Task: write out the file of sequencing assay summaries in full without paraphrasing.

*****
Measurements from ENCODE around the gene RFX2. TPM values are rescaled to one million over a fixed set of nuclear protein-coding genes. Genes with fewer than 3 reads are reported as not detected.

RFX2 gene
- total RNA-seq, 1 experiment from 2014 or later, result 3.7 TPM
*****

Measurements from ENCODE around the gene RFX2. TPM values are rescaled to one million over a fixed set of nuclear protein-coding genes. Genes with fewer than 3 reads are reported as not detected.

RFX2 gene
- total RNA-seq, 1 experiment from 2014 or later, result 3.7 TPM